Benches in uptown Hillsboro that created some curiosity when they were moved last week were only placed where they were originally meant to be, city council members said Monday.
When the benches originally came in a few weeks ago, city employees placed them near store fronts looking toward the street. Last week most of them were moved to the other side of the uptown sidewalks looking toward the store fronts.
Council members Tracy Aranyos and Ann Morris, who have been overseeing the project, said the 14 metal benches in the 100 blocks of the uptown area were originally placed before they were notified the benches had arrived and that they were moved last week.
“We’re just trying to kind of mimic some of the historic sites like Waynesville, Pigeon Forge and Gatlinburg, where benches face the stores so people can watch other people come in and out of the stores,” Morris said. “Right now we’re just trying to place them symmetrical.”
She said that while the benches are now where they were originally meant to be, that doesn’t mean they can’t be moved again.
Aranyos said there are plans to order more benches each year. She said the benches are part of a larger downtown revitalization project that also includes light posts and brick pavers in the uptown sidewalk areas.
Eventually, Morris said, all the brick areas in the sidewalks will have a bench.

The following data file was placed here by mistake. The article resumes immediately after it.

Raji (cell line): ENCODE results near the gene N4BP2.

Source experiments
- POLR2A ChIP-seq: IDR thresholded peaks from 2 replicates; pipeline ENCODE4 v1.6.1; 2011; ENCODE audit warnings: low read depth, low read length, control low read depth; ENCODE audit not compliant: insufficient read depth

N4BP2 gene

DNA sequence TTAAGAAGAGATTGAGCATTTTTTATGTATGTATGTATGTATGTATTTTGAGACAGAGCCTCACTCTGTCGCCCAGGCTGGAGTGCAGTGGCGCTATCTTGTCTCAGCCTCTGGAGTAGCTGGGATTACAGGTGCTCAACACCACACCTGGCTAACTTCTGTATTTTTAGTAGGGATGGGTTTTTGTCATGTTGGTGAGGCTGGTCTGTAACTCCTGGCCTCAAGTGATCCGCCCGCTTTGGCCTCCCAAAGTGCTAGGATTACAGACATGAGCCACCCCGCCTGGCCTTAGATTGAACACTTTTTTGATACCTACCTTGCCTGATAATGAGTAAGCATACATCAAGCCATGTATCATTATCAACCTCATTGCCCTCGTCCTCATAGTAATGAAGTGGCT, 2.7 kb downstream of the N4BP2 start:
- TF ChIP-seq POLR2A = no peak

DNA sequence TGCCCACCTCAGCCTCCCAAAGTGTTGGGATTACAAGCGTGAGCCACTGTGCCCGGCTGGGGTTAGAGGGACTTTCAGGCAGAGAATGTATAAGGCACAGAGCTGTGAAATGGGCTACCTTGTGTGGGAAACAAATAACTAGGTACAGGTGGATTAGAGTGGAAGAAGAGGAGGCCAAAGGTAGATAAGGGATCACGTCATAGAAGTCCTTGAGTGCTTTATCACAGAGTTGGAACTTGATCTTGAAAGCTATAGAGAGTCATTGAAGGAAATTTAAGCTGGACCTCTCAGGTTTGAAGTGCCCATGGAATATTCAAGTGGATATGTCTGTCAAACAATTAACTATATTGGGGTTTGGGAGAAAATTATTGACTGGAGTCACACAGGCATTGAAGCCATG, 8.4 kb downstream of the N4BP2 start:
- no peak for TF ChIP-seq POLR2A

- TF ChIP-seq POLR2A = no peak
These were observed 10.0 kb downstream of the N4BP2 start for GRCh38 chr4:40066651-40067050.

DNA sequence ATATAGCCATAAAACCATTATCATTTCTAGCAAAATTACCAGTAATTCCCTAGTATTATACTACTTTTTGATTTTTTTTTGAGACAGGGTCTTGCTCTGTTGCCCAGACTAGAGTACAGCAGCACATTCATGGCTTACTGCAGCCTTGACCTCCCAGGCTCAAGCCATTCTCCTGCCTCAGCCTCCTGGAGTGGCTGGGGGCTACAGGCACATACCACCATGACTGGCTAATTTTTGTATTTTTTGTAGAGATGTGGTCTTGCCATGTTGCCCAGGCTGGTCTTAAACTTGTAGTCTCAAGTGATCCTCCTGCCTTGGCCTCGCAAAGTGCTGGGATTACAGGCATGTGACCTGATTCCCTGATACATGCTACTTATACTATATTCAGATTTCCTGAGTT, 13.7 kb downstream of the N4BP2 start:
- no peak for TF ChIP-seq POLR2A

The benches are designed to create a more inviting atmosphere and encourage shoppers and visitors to stop and relax.
Mayor Drew Hastings previously told The Times-Gazette that when the benches originally arrived that, before they were placed, the message the city was sending was, “Keep moving. Nothing to stop and see here.” Hastings said there was “literally nowhere for you to sit uptown.”
“What city have you ever seen that doesn’t have benches?” Hastings asked. “When two senior citizens run into each other who want to stop and talk, there was nowhere to sit and chat. I think it’s nice for people to be able to take a break and enjoy the town.”
The mayor said he disagrees with people who worry the benches will become a home to “derelicts.”
“That’s like saying let’s don’t do new sidewalks because they attract skateboarders,” said Hastings. “We just have to enforce the law.”
Hastings said the large metal benches cost $700 each and were paid for from the General Fund. They are nearly 7 feet wide and about 3 feet tall, with a seating area more than 2 feet deep. They were made locally by CFW Fabricating near Leesburg.
The mayor said he would like to see more benches placed near the county courthouse, which basically serves as the city’s town square. He said a few might be utilized in the space left by the demolition of the front of the Colony Theatre once the patch of land is rehabbed.
The mayor said the benches add to an ongoing effort to make the uptown area more attractive.
“They can be moved again, but right now this is what we’re going to try,” Morris said.
Reach Jeff Gilliland at 937-402-2522 or email@example.com.
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